I am wondering how could a simple 5 Bernoulli random variable “data” be modelled by fitting a “mixed decision tree” model in Stan.
I am wondering if the traditional decision tree method is “just” simply a max likelihood approximation to some simple Stan model. Something that can be described in Stan, in a “not too complicated way”.
What needs to be described is a distribution on the tree structures, so it is a mixture model of decision trees, it is not clear to me how easy it is to do this in practice with Stan, partially due to the “mixture model chain convergence problem” because the random variable that indexes the tree structure is discrete, but, this is just a vague intuition.
Any thoughts on this topic ?
This may be of interest. Try implementing the log likelihood of a mixture as a Stan function with some generated data if it’s of interest and post it and I’d be happy to muddle through trying to make it work in Stan with you :-)
Yes, I think we had that as a homework assignment in 2010 or so, given by J. Hollmen : https://people.aalto.fi/jaakko.hollmen#publications . At least the EM approximation.
I was wondering, what would it mean to do a “decision tree” modelling on 3 binary random variables : A, B, C
then the “phase space” (the states, in which the system-to-be-modelled can be) is :
& A & B & C \\
P_1 & 0 & 0 & 0 &\hline \\
P_2 & 1 & 0 & 0 \\
P_3 & 0 & 1 & 0 \\
P_4 & 1 & 1 & 0 \\
P_5 & 0 & 0 & 1 \\
P_6 & 1 & 0 & 1 \\
P_7 & 0 & 1 & 1 \\
P_8 & 1 & 1 & 1 \\
In a decision tree, the result is “deterministic”, hence the probabilities are either zero, or “one”. Or, better said, the conditional probabilities.
So, if C is to be “predicted” by a decision tree then - for example - P(C=1|A=0,B=0) can be either 0 or 1 but nothing else, this is because decision tree-s are “deterministic”, at least the “non-Bayesian” ones.
So, this is one way to start to thinking about this question.
I think I will keep thinking about this and post it here if I come up with something meaningful. This is just a very simple start, a simple example, on which it is possible to get some insight into what it might mean “decision tree”, from Stan-s perspective.
I think decision trees also often have real covariates and actually determine cuts which decides what the branches are . E.g. if x > y then left otherwise right, then if z>a then left, otherwise right ,etc . So it may be possible to think of a decision tree on real covariates with a binary response as a change point model where each branch is a model. Then our model would need to determine both the branch model parameters and the change points.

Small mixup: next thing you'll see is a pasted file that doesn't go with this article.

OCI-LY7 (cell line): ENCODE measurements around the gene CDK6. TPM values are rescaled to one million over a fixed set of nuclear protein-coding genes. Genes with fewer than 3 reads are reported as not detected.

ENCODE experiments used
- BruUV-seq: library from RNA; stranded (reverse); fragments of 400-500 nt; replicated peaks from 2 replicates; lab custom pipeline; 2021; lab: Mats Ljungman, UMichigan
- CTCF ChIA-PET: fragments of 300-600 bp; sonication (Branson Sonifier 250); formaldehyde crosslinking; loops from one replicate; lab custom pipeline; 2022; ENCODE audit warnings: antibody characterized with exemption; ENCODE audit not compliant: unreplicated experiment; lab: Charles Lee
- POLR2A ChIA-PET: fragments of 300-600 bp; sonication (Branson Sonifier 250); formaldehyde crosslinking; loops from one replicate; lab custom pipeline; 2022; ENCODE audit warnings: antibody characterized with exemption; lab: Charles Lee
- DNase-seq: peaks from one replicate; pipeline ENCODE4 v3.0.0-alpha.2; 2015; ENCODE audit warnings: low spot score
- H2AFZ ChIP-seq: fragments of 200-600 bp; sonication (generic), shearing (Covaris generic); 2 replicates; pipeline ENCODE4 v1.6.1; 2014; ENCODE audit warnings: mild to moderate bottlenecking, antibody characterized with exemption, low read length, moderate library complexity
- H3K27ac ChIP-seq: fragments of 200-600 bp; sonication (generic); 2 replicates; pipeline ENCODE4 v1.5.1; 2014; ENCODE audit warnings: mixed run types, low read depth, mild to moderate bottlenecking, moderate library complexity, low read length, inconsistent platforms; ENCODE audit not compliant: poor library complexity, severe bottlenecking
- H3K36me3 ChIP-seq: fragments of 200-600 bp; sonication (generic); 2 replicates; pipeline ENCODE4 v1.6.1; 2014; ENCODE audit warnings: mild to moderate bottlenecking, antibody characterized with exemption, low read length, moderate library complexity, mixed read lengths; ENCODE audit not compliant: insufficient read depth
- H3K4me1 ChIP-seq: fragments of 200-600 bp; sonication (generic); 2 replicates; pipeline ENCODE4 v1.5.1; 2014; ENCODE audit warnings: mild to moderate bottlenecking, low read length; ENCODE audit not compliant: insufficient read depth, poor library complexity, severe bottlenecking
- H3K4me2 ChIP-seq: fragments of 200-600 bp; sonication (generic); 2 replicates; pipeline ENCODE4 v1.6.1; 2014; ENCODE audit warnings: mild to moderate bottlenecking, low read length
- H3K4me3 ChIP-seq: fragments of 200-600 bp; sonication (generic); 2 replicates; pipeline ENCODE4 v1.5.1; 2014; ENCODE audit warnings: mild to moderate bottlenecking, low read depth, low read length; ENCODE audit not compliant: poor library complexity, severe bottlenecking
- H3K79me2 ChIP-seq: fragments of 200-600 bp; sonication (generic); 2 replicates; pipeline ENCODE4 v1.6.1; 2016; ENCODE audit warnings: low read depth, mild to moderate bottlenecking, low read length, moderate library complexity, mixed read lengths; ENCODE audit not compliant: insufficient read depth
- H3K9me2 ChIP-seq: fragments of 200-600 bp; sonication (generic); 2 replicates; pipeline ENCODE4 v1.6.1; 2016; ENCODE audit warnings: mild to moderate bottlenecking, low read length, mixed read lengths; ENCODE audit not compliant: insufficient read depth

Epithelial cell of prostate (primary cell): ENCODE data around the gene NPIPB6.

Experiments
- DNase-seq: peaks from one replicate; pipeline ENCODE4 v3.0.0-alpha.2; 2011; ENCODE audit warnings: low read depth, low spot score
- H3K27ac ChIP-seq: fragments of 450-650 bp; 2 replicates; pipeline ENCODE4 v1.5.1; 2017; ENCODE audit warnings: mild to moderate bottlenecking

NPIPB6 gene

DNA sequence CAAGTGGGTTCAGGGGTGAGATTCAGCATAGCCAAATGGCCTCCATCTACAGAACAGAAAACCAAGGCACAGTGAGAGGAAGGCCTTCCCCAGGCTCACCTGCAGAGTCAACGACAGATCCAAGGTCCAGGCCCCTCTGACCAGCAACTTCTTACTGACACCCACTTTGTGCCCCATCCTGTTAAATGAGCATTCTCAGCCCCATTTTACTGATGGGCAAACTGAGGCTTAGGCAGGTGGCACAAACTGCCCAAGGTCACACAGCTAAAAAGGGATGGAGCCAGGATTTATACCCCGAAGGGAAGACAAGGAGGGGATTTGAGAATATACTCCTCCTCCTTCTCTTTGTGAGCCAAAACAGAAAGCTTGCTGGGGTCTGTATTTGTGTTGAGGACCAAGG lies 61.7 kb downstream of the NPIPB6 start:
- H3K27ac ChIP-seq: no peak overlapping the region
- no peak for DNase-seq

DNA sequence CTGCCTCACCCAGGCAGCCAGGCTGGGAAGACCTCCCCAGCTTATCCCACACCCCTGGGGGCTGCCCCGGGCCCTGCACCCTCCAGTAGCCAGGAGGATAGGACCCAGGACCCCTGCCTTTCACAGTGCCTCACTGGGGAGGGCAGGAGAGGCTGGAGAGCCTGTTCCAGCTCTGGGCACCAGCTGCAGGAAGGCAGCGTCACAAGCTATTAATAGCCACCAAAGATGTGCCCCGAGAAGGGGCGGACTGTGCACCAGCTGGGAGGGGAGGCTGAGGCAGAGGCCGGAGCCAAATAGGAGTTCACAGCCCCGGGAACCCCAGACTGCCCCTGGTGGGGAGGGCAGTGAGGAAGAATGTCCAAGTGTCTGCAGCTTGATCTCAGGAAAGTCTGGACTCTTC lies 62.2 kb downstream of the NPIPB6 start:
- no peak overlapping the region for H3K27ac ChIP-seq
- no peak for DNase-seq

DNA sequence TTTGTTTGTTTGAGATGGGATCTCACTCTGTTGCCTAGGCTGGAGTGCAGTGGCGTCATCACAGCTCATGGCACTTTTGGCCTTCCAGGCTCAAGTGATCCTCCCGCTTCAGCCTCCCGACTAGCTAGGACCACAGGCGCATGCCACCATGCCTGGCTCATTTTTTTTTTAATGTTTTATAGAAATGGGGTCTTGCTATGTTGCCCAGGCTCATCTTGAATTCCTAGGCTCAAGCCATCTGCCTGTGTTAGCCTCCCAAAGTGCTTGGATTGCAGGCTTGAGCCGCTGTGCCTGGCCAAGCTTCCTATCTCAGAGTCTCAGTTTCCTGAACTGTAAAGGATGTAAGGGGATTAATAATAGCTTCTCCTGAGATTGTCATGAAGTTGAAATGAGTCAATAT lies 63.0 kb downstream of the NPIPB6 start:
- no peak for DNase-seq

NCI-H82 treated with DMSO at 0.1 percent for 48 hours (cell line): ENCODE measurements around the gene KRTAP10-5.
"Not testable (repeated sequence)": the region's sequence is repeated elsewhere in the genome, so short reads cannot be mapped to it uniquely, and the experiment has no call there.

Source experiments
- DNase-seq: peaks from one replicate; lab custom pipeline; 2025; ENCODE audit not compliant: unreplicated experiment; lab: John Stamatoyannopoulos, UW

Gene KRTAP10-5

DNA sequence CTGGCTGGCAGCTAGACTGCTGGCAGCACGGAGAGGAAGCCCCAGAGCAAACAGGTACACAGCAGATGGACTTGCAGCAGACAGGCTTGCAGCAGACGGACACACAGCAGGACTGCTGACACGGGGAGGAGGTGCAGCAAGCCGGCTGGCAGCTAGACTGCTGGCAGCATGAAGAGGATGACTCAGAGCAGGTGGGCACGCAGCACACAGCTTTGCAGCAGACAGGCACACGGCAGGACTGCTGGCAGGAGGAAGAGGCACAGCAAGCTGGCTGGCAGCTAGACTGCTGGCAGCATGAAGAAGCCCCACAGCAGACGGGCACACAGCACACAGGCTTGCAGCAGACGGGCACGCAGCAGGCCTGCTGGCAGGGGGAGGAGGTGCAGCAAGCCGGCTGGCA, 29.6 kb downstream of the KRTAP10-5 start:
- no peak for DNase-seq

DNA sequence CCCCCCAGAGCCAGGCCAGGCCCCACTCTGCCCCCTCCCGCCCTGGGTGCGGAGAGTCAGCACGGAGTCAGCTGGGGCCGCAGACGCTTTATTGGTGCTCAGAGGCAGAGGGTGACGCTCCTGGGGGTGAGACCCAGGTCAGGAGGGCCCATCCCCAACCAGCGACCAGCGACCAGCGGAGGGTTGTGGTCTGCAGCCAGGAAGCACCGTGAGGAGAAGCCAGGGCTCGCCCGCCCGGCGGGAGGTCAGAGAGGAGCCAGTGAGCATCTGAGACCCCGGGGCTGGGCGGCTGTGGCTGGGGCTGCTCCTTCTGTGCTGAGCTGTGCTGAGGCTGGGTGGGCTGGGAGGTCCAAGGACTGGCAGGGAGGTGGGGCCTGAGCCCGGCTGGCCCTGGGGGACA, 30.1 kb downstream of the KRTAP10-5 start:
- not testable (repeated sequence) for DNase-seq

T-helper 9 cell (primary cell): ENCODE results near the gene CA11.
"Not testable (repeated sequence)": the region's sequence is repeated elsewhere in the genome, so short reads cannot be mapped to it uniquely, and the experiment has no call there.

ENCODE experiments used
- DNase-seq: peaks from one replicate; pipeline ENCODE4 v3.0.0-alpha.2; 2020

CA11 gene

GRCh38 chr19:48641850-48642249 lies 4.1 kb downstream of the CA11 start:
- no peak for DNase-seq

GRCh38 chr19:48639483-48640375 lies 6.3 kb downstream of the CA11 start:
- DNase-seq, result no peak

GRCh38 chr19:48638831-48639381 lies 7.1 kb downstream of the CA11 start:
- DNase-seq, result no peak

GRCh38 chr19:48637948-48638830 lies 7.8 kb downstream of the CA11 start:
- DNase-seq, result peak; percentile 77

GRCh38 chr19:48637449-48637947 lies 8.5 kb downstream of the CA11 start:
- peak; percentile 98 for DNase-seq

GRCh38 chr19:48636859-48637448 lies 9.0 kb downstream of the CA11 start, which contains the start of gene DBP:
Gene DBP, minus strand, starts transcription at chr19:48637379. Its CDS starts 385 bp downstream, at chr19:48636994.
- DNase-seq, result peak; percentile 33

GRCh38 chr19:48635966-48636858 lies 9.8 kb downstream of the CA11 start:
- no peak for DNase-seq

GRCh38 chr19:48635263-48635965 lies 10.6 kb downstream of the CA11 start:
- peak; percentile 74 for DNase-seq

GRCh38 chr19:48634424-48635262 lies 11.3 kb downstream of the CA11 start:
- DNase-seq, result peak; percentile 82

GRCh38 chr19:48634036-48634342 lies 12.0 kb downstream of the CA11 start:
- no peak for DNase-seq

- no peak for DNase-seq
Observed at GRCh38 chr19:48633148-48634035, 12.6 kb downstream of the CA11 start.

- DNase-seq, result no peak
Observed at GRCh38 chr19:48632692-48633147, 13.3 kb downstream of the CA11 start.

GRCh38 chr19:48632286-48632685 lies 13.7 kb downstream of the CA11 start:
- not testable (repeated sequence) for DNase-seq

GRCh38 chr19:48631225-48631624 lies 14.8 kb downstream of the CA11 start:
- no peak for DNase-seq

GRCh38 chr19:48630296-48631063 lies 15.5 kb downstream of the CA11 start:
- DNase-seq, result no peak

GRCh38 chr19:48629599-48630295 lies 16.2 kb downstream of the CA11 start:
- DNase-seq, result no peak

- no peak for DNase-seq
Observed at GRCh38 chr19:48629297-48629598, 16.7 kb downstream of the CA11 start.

I think real world decision tree algos involve some level of dynamic programming and decision trees don’t have static structures. But if there was a static structure I think it could be treated as a change point model.
Yes of course, life is indeed more complicated than the simple Bernoulli case I proposed, but if one cannot understand how things work in the simplest Bernoulli case (which I don’t understand myself yet) then it is difficult to understand what happens in more complex cases where, for example, the “decision boundary” is also a parameter (in the decision tree method itself, already).
If it can be understood how to represent a decision tree in Stan for the simplest Bernoulli case - with just 3 random variables (which is the simplest non trivial decision tree “in existence”, I think) - then that could give some intuition - in general - what a decision tree “really is” in the first place, and also some guidance when and why it is “good” to use a decision tree to model some “data” and when and why it is not.
In general, I think it is worth thinking about how one can transform some “common ML approaches” into Bayesian (Stan) models to get some meaningful, well justified insight into why and when those “common ML approaches” will “work” for some problems and why and when they will not “work” for some other problems.